210

Given that you have a contract with your employer, deducting your pay in a unilaterally decision is obviously illegal. Your employment contract basically states that you do a certain work and in return get a certain amount of money for this work - So lowering this amount is a breach of the contract and therefore illegal. You should first talk to your boss (...


137

You should use paper or email. You do your responsible duty in presenting the best (in your opinion) approach and solution, compare and contrast it with the client's desire, explaining the cost and time differential, opportunity cost(s), and risks involved, and deliver it to your client. Then, if your client decides to pursue their path anyway, you will ...


118

What I need help with is mitigating the bad blood that can come between me and my boss due to my decision. I don't think there is anything to mitigate. I see no evidence he has a problem with your position; I suspect he admires your principles. There is going to come a point when he has to fire you. You will make life much easier for him if you can find a ...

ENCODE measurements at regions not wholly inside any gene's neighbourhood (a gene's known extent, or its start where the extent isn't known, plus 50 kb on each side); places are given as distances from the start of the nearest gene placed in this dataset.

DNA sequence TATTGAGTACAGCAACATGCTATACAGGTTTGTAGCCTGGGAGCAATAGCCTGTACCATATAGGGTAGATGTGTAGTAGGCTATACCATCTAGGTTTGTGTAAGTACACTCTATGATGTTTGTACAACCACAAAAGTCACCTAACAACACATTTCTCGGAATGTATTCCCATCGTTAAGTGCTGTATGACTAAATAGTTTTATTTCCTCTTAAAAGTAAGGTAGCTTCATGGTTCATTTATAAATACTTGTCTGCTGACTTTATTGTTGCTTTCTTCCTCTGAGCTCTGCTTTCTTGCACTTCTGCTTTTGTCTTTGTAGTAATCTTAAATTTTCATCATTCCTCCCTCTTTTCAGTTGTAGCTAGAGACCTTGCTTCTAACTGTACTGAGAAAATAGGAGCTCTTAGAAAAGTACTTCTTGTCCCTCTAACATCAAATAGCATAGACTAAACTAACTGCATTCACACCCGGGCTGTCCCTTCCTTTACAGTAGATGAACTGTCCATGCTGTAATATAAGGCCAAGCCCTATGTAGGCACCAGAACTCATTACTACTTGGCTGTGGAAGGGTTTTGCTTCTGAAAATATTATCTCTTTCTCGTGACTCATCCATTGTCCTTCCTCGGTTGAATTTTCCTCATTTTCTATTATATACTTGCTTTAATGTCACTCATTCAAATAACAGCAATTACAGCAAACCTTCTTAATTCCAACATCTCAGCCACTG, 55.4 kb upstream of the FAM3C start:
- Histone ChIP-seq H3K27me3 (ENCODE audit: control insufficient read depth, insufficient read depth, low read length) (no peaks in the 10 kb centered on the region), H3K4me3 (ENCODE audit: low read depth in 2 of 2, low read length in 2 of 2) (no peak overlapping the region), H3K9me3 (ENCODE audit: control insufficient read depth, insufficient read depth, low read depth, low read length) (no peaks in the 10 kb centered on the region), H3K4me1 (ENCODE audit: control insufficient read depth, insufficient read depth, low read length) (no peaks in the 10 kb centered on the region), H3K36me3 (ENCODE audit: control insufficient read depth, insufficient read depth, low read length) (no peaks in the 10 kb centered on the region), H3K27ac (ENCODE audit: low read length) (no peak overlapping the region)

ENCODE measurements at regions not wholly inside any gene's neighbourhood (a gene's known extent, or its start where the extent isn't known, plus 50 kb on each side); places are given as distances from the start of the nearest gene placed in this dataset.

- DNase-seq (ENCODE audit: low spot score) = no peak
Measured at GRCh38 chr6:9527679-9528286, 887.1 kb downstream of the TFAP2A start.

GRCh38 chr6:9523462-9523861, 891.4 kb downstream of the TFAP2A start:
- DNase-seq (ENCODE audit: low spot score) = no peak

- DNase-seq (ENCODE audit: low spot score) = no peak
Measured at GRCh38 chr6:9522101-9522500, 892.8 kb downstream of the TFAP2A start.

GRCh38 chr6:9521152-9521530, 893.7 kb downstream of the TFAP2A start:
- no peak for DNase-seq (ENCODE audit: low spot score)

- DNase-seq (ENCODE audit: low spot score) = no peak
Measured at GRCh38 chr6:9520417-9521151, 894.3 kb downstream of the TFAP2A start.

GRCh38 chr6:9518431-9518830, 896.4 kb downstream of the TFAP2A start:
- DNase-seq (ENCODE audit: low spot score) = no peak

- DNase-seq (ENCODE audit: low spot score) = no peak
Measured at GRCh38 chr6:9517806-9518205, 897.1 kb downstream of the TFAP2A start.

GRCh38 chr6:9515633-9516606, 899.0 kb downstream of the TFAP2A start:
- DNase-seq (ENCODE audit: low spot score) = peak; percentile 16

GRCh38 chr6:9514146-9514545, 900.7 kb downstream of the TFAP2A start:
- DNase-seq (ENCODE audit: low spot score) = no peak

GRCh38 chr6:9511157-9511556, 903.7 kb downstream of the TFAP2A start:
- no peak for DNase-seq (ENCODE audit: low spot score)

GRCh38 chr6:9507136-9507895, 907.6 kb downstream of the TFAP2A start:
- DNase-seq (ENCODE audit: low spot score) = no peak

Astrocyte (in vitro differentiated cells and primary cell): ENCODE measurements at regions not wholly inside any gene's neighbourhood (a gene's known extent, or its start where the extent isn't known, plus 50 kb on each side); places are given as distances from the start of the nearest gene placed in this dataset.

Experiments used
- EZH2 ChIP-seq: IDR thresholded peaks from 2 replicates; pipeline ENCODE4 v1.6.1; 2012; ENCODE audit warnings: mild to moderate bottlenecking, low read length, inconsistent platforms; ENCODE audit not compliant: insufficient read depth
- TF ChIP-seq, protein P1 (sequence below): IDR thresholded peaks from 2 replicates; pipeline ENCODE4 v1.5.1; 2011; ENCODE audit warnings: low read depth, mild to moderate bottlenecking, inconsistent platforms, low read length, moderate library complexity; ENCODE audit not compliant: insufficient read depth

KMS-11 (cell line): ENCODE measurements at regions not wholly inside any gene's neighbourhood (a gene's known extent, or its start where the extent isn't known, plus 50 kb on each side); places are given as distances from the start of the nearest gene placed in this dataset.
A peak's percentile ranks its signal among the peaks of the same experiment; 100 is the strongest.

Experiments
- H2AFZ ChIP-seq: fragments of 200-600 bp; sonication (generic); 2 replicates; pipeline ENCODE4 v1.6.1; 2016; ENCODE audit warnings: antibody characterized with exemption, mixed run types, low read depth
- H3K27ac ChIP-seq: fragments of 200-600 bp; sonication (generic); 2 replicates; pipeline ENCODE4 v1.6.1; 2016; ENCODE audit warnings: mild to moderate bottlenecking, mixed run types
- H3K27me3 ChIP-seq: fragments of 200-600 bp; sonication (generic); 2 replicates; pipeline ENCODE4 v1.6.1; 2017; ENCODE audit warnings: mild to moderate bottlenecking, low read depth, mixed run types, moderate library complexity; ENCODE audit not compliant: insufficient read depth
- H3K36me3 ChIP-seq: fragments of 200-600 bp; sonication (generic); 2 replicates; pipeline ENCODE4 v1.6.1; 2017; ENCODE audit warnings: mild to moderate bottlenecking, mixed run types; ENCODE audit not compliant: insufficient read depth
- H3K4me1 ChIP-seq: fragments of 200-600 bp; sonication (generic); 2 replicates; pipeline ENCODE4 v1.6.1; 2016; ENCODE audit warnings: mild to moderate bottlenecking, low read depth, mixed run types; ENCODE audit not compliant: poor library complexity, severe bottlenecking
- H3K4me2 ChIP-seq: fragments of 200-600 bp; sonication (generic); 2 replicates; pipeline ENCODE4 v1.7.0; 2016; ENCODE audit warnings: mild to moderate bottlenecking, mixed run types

112

They'll be taking that money from my salary. Hah. That's not how these things work. Italy's employment laws are pretty complex but there is such a thing as a "fair wage law". Employees have the right to a wage that at a minimum approaches the average for their industry and that average is probably not 0. Beyond that there's also the simple matter that an ...


83

You mention you're working in Belgium, and you mention those are "education" time-off. Being a fellow Belgian, this leads me to think that you're speaking about "Congé-éducation payé" / "Betaald educatief verlof". This time-off is indeed managed by the regional governments (Flanders, Wallonia, or Brussels), but the terms are agreed upon by all those ...


75

Am I legally obliged to do it or can I refuse it alleging that it's not my job because that's not our business and what I was hired for? Refusing to do you job is called Arbeitsverweigerung and a reason for an Abmahnung, the first step to being fired for cause (Verhaltensbedingte Kündigung). Basically, even religious reasons are no general excuse for ...


64

It's a very common situation that comes up in the workplace - the all-knowing superhero is now gone (for good or bad, and for whatever reasons), and the team of just regular everyday normal people is left to pick up and keep going. Step 1. Talk to your management and let them know the facts. Don't accuse, judge, or criticize. Just explain that as you and ...